Aug 17 AT 7:01 PM Clark Wimberly 572 Comments

Root a T-Mobile myTouch 3G or G1 in 6 minutes and flash Cyanogen’s rom with Donut crumbs

I spent the last week hacking, rooting, flashing, and unrooting my T-Mobile G1 to try and see if I could break my phone.  I have been able to freely jump between any version of Android I want and never been at a point I couldn’t revert the changes.  With that being said, rooting your phone should not be taken lightly.  It is super easy to format your phone and erase everything, so always backup your data before attempting any hacks.

I updated one of our older root guides to show the differences between the two popular hacking methods.  The older method required you to downgrade, types numerous commands, and reflash your radio and SPL updates.  I would guess it took about 1hr for the average person on their first attempt.

The new hack was developed by ZenThought and uses a known exploit in the current version of Android.  It simplifies the root process by replacing your recovery image with a single click.  This allows you to load Cyanogen’s recovery image and flash a custom version of Android.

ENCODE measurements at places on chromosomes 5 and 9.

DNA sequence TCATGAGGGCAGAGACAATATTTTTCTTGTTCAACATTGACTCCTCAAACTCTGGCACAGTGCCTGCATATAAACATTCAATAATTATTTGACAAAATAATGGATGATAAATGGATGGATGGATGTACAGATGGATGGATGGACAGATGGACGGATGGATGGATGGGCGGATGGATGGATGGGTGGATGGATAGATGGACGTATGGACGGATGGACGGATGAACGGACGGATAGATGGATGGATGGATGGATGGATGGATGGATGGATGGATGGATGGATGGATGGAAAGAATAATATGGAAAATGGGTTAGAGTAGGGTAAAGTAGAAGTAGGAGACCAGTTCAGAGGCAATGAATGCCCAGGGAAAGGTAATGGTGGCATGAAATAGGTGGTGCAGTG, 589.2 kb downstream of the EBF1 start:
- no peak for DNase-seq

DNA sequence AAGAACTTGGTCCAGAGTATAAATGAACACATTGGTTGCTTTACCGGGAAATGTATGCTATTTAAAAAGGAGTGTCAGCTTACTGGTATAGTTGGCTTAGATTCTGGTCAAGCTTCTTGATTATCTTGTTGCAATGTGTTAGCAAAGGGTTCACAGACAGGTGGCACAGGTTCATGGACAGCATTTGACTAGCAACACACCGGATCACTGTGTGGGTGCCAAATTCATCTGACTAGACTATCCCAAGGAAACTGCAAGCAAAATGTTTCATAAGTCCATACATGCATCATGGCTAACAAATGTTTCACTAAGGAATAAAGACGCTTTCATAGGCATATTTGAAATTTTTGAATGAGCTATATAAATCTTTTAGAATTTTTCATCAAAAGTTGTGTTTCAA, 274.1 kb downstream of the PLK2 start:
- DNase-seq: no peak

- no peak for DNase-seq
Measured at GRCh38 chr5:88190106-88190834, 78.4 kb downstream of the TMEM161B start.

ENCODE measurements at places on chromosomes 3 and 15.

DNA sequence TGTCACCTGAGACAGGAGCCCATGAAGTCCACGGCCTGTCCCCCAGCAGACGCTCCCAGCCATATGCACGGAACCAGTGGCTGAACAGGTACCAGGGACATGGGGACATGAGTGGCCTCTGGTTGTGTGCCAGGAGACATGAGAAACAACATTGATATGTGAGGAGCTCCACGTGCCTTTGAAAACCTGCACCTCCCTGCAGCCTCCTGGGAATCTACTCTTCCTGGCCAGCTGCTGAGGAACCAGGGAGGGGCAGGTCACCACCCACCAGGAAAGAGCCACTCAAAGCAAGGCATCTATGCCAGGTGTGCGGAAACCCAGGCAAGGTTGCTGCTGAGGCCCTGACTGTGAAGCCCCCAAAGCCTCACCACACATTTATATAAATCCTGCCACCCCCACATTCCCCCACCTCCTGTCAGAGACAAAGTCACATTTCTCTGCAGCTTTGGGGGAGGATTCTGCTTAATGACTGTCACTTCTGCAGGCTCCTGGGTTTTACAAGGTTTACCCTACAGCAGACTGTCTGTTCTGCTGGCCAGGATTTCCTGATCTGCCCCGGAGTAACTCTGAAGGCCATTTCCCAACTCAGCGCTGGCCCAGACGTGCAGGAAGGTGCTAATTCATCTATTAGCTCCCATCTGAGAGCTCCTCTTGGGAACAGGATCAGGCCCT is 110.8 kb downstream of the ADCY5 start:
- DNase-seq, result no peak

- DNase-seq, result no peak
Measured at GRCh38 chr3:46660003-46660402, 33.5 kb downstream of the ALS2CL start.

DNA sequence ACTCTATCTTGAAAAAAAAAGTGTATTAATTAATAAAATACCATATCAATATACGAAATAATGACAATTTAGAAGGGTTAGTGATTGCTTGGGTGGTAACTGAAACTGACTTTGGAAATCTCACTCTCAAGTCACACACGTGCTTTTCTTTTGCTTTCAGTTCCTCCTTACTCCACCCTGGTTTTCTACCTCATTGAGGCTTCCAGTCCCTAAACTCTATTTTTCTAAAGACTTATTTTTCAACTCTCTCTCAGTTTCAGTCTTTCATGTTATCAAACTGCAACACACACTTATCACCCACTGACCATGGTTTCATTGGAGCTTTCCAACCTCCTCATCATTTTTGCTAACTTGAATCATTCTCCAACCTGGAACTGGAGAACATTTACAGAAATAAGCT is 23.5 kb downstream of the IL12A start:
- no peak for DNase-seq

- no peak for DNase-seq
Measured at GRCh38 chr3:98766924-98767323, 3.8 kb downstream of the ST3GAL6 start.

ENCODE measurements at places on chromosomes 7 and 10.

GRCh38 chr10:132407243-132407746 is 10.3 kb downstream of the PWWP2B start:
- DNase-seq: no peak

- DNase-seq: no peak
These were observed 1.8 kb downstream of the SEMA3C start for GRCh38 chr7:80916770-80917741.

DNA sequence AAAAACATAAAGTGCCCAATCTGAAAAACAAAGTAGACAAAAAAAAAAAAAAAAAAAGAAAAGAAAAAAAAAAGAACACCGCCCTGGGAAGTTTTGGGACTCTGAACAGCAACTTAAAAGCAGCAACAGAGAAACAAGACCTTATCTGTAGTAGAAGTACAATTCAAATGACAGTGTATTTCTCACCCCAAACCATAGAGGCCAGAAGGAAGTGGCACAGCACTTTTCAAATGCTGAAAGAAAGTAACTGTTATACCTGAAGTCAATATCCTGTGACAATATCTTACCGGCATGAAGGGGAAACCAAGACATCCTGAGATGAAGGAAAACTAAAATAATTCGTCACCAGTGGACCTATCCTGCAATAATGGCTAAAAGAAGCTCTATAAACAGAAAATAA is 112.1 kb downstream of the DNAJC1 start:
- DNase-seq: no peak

To demonstrate the ease of this hack, we captured the entire process on video.  I was able to execute the recovery hack, wipe the phone, and install Cyanogen’s latest experiment Android build in about 6 minutes.

For more information on rooting your Android phone see our article on the cons and pros of rooting and then read our updated root guide.  G1 owners will probably want to flash a new SPL file to free up more system space, but be warned it erases everything.  Make sure you always read the full instructions and ask questions when you don’t understand what you are doing.

I recommend Cyanogen roms because he releases the most updates, adds new features (some from Donut), and has optimizations for speed.  He maintains stable and experimental builds of his roms.  Do not flash an experimental rom on your phone if you need to use it every day.  The experimental builds are for testing purposes only.  The current stable build is but he is expected to release stable version 4.0 later this week.

Clark is a developer living in Austin, Texas. He runs ClarkLab, a small web firm with his wife, Angie. He's a big fan of usability, standards, and clean design.

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